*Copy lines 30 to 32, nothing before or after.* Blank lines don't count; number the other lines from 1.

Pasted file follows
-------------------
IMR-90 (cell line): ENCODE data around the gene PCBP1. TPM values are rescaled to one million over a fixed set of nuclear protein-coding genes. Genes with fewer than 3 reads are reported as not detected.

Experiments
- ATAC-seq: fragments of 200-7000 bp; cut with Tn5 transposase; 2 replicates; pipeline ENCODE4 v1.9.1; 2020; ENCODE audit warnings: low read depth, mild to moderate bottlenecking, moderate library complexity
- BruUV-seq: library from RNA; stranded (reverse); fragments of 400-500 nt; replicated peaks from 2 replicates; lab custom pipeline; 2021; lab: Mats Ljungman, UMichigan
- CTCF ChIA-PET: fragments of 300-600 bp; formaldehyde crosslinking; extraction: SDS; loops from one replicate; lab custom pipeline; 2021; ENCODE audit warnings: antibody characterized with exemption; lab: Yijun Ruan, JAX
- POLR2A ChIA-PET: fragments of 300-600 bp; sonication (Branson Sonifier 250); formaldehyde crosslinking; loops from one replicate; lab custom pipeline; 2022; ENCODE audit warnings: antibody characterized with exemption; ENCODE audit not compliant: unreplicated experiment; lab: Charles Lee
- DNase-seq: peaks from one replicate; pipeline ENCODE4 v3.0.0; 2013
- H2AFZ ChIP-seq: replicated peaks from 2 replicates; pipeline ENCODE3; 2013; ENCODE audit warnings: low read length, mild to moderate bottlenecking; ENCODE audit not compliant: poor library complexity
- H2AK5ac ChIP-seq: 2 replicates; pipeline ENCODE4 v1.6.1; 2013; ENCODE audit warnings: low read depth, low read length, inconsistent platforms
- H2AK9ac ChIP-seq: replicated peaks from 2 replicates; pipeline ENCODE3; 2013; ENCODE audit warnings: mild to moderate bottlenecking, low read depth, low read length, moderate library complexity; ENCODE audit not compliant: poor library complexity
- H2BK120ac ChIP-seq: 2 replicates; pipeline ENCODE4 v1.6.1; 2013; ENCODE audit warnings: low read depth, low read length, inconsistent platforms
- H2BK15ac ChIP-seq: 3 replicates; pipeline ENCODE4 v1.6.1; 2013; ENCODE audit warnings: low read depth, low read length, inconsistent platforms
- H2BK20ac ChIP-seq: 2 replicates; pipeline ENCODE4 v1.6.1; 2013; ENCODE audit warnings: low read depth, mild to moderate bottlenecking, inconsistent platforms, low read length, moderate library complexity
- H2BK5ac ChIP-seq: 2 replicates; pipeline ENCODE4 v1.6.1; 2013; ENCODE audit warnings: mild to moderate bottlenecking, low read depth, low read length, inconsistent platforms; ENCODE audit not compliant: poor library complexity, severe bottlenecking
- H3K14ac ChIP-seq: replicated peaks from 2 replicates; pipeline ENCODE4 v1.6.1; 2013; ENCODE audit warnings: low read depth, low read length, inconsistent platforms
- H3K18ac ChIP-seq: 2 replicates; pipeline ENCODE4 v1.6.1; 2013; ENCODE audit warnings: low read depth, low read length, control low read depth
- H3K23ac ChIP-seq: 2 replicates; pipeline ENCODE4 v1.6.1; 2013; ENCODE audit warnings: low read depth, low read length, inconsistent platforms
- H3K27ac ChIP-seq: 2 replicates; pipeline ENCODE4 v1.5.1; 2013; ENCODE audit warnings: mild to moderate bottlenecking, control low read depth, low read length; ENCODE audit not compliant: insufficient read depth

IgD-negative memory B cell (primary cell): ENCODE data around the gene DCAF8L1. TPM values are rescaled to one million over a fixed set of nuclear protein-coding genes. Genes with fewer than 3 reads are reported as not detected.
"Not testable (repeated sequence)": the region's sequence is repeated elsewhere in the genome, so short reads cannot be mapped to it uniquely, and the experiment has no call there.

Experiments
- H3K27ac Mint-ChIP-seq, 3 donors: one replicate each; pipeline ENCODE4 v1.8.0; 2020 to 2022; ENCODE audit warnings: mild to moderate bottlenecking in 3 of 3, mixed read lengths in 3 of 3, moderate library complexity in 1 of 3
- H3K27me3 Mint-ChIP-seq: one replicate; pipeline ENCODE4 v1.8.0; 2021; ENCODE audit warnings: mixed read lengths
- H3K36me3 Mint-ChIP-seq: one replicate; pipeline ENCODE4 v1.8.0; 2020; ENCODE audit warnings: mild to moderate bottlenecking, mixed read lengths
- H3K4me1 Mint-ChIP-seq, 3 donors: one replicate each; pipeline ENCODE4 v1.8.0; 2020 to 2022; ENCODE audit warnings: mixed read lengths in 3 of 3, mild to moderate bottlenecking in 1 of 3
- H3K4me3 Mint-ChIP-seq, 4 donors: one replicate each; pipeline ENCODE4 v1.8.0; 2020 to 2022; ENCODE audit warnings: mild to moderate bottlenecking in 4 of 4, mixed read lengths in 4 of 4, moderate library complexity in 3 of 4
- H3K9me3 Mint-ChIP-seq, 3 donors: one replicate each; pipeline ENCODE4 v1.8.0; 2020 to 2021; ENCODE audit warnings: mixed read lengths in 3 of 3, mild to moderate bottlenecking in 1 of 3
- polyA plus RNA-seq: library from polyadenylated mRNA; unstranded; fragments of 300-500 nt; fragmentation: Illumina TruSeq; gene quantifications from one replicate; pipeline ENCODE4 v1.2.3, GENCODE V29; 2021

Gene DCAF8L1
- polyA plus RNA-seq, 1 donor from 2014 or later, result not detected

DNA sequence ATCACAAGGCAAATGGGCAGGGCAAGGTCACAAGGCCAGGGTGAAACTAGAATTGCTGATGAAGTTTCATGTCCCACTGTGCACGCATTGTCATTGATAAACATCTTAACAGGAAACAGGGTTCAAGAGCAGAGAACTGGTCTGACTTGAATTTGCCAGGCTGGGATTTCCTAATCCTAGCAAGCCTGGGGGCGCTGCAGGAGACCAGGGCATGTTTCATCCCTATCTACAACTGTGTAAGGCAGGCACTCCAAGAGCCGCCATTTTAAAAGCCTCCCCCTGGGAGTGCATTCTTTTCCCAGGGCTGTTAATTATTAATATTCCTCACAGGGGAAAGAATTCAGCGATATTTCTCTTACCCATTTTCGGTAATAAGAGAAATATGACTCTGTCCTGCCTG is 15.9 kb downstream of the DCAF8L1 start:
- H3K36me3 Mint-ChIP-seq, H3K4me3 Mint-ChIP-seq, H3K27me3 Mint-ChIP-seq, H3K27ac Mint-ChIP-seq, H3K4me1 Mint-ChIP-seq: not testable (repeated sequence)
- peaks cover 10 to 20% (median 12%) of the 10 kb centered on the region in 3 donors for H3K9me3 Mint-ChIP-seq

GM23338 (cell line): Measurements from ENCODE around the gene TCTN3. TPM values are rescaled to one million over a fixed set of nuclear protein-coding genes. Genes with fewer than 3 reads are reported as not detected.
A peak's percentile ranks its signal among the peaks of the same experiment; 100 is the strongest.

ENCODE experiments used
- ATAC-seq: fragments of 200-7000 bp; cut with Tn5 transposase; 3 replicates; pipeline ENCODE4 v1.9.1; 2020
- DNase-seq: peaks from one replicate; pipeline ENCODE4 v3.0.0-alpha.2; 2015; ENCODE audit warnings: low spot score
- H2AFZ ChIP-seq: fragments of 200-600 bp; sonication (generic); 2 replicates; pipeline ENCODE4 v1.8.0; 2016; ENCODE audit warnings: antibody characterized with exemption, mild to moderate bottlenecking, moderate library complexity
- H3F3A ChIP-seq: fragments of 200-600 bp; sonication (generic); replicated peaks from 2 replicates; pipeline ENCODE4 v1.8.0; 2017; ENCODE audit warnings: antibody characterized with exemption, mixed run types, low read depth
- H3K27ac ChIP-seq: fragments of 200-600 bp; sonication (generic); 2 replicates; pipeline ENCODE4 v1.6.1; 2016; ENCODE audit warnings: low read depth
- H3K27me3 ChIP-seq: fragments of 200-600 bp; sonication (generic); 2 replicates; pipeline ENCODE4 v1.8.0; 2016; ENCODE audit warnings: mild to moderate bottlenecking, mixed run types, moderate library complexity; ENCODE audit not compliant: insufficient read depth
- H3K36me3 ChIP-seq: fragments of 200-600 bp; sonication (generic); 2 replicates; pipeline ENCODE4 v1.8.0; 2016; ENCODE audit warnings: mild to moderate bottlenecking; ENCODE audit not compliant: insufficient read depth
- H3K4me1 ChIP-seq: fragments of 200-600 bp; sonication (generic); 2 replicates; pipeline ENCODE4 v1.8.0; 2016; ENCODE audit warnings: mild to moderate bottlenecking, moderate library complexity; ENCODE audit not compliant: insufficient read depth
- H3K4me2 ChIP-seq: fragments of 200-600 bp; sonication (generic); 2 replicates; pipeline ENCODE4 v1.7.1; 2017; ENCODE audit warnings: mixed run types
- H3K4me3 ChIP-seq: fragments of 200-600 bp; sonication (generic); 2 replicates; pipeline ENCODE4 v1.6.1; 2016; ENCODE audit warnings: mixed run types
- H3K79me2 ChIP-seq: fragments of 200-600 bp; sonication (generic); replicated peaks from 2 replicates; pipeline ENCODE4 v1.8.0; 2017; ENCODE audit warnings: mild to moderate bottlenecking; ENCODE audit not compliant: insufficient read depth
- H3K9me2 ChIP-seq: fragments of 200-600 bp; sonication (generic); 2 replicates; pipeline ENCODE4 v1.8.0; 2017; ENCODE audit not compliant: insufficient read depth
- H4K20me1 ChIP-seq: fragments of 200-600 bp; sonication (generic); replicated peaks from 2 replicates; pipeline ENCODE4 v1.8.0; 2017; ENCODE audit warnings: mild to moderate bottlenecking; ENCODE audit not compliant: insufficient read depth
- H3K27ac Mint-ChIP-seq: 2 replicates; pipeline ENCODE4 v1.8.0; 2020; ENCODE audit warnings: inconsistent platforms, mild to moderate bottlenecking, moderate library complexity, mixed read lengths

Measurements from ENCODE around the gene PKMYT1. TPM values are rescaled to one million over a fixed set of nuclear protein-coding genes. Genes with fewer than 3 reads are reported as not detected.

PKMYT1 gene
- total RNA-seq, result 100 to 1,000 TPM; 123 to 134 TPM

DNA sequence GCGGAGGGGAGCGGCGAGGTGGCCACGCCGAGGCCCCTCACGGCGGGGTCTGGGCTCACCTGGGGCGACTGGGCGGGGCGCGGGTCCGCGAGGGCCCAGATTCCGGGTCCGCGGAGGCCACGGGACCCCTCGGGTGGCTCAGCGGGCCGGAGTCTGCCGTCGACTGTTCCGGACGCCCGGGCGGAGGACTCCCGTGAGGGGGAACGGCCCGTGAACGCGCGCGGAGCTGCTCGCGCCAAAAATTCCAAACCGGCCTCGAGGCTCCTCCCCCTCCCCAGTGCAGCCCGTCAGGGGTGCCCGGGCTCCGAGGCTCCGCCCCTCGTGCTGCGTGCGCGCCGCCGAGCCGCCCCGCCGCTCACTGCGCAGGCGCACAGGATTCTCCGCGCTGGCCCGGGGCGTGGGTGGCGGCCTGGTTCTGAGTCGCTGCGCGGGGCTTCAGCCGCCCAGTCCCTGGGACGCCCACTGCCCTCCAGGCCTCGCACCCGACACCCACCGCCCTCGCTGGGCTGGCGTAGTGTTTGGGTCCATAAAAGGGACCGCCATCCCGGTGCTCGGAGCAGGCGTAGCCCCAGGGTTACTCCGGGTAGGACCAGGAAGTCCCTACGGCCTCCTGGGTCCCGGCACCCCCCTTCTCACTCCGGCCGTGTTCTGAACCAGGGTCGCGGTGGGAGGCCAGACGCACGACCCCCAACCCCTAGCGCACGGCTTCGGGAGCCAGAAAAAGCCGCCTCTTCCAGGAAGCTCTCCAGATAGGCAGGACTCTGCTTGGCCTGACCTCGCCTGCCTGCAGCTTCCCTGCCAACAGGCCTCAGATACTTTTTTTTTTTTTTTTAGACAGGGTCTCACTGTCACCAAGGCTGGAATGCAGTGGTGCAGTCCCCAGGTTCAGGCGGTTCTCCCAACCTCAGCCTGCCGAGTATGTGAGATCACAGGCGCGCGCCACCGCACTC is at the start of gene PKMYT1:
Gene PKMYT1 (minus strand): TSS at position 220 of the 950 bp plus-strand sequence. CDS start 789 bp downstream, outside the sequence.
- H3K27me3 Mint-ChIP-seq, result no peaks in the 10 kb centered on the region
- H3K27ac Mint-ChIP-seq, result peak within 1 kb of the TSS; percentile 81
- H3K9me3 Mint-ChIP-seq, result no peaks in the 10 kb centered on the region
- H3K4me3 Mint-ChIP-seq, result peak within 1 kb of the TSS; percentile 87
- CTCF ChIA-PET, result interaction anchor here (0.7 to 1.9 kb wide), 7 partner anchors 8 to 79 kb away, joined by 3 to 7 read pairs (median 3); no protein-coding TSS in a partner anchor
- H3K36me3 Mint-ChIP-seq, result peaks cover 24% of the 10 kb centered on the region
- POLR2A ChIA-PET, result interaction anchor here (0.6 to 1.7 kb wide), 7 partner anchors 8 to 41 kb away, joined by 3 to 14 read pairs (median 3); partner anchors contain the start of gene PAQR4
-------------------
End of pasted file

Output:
- polyA plus RNA-seq, 1 donor from 2014 or later, result not detected

DNA sequence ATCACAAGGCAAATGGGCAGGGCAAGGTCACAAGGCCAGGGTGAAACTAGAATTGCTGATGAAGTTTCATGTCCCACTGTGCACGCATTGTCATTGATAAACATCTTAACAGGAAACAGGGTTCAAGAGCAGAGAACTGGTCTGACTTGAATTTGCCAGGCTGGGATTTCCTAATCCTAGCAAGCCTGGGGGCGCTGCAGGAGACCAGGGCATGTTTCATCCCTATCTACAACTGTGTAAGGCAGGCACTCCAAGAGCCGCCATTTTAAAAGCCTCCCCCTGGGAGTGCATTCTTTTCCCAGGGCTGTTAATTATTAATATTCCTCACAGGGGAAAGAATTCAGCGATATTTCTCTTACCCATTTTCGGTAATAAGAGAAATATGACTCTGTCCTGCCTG is 15.9 kb downstream of the DCAF8L1 start:
- H3K36me3 Mint-ChIP-seq, H3K4me3 Mint-ChIP-seq, H3K27me3 Mint-ChIP-seq, H3K27ac Mint-ChIP-seq, H3K4me1 Mint-ChIP-seq: not testable (repeated sequence)